8 firm level data, and using those parameters we predict the international reserve level that caused by the financial frictions. The moments we use are the moments that characterize the plant-level facts, such as leverage, interest spread, growth rate differences in Table 1, relation between leverage and asset by sectors in Table 3, size distribution by sectors in Table 4, and the distribution of growth rate, persistence and volatility of firms sales. Table 3: Leverage ratio by asset quantiles Leverage Ratio Asset (%) SOE non-soe 0 to to to to to to to to to to Table 4: Size(VA) Distribution, Year 2005 Fraction of VA Produced TOP Percentiles SOE non-soe Model We consider a small open economy with two sectors, one with a continuum of state-owned firms (SOE), and one with a continuum of privately owned firms (POE). The measure of state-owned firms is µ and that of privately owned firms is 1 µ. Financial markets are imperfect in that firms can only borrow state-uncontingent bond. SOEs are not allowed to default as long as they are able to repay their debts. POEs, however, can default. Banks offer firm-specific debt contracts that compensate for default risk and fixed cost of lending. 8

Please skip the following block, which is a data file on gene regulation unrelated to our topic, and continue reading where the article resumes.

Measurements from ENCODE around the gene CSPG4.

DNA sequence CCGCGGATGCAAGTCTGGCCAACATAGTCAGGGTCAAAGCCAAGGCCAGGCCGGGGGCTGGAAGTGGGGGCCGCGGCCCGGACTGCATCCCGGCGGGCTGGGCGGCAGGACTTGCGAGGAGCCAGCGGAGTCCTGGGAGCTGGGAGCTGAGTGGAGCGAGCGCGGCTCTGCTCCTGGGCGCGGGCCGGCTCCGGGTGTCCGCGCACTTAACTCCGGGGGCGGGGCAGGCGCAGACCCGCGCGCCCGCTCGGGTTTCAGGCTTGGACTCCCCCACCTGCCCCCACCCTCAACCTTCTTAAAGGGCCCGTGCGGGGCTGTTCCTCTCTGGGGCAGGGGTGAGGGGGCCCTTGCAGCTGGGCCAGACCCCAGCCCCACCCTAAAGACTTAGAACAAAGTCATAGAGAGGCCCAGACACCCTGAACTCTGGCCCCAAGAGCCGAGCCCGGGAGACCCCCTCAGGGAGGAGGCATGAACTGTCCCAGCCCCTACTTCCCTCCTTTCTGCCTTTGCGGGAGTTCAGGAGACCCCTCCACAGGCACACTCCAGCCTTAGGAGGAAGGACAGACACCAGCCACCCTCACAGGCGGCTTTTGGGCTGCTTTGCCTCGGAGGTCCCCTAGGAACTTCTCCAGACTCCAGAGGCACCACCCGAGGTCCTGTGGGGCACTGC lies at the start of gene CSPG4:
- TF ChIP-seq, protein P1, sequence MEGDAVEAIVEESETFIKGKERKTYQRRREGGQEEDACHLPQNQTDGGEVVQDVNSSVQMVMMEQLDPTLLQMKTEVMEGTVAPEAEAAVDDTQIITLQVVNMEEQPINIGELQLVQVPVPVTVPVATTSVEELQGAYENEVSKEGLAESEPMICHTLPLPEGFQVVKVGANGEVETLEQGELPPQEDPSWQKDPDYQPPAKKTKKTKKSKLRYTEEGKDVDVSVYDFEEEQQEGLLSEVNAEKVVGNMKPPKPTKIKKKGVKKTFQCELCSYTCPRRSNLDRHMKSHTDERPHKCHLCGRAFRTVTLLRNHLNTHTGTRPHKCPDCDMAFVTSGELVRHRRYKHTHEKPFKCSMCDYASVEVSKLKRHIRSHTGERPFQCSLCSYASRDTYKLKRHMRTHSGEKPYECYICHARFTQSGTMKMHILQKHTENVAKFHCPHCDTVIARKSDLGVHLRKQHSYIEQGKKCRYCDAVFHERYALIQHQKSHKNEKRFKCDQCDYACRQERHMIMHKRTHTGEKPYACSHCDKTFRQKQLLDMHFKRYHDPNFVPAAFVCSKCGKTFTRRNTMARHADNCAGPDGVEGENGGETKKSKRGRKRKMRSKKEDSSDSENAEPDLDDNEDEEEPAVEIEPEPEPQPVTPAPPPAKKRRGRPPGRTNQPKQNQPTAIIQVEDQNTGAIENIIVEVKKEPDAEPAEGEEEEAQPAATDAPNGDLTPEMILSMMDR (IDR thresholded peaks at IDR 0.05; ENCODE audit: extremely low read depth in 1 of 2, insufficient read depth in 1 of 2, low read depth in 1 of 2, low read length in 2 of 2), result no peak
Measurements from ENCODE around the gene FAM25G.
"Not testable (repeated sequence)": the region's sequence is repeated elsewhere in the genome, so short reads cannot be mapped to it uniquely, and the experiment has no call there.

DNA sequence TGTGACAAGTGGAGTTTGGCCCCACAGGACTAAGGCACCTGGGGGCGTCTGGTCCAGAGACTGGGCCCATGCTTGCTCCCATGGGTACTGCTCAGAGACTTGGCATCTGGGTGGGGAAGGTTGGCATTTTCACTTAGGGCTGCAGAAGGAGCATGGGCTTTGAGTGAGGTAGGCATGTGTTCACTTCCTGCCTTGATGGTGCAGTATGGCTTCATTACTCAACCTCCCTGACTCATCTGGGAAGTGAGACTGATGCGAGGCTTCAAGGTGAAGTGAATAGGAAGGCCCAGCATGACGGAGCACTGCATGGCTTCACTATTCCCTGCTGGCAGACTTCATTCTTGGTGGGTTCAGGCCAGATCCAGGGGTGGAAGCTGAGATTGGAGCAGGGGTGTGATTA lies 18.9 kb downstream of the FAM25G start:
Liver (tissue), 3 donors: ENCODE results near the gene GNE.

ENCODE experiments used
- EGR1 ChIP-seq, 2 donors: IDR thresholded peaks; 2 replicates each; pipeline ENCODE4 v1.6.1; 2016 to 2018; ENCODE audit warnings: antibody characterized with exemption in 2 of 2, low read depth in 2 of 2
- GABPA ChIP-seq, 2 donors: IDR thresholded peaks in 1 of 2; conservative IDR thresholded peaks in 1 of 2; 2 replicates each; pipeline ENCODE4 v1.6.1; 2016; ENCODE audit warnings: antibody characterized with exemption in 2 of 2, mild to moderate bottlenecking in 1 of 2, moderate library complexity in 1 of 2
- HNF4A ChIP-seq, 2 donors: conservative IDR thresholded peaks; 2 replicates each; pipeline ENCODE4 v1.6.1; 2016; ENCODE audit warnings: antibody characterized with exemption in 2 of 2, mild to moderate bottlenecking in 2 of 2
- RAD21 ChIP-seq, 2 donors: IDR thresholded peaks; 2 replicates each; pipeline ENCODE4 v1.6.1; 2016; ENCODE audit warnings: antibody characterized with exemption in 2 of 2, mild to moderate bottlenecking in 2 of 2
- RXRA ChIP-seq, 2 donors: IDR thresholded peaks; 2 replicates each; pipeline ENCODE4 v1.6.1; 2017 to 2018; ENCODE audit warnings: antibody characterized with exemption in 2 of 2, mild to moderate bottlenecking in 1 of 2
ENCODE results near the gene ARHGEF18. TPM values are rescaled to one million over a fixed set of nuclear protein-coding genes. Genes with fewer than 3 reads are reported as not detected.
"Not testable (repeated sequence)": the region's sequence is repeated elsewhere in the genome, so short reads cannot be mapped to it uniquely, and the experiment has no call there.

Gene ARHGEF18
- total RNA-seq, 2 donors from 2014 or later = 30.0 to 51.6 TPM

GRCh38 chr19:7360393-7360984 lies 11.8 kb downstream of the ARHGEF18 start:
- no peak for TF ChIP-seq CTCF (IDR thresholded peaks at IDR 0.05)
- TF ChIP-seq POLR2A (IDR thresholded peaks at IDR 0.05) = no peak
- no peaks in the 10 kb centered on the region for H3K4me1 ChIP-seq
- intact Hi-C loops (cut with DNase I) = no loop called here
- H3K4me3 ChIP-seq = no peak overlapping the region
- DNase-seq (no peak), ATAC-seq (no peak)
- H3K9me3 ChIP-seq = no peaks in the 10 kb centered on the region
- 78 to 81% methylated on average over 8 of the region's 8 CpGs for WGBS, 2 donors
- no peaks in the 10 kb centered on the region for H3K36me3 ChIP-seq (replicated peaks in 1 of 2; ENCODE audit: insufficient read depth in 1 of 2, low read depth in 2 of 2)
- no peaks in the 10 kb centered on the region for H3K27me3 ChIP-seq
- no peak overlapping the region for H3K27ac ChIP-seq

9 Firms produce with a decreasing return to scale technology using capital as input, y = zk α where z is the stochastic productivity following a Markov process given by f(z ; z). Firms use its internal return or external borrowings to finance their investment. A firm is labelled with its state variable (z, k, b) with b denoting its initial debt holding. If b > 0, the leverage of the firm is given by b/k, otherwise the leverage is zero. We assume that firms face limited liabilities. Upon observing its productivity shock, a firm with (z, k, b) in the POE sector decides whether to default by comparing the default value V d with the repayment value V c, V (z, k, b) = max d {0,1} (1 d) V c (z, k, b) + dv d (z, k). Let the optimal decision rule on default be d(z, k, b) with d(z, k, b) = 1 denoting default. If repays, the firm chooses new investment and borrowings. In particular, it makes decision on next period s capital k, dividend x, and a loan b with price q(z, k, b ) incorporating the default probability. The repaying value is given by V c (z, k, b) = max {x,k,b } x + βev (z, k, b ) st x = zk α + (1 δ)k b + q(z, k, b )b k φ(k, k ) 0 where φ(k, k ) is the capital adjustment cost. If it defaults, the firm gets its debt written off but it will be penalized with some sanction and will be excluded from the credit market for a random period. After default, the firm chooses dividend and new investment to maximizes its value, V d (z, k) = max x,k x + βe [ (1 λ) V d (z, k ) + λv c (z, k, 0)] ] st x = γzk α + (1 δ)k k φ(k, k ) 0 where λ is the probability that the firm regains access to the credit market in the next period and γ is the fraction of productivity losses after default. Banks and SOE firms have good relationship and thus SOE firms never default as long as it is feasible for them to repay. SOE firms therefore face a natural borrowing limits B(z, k ), which guarantees that tomorrow even under the worst scenario firms are still able to repay 9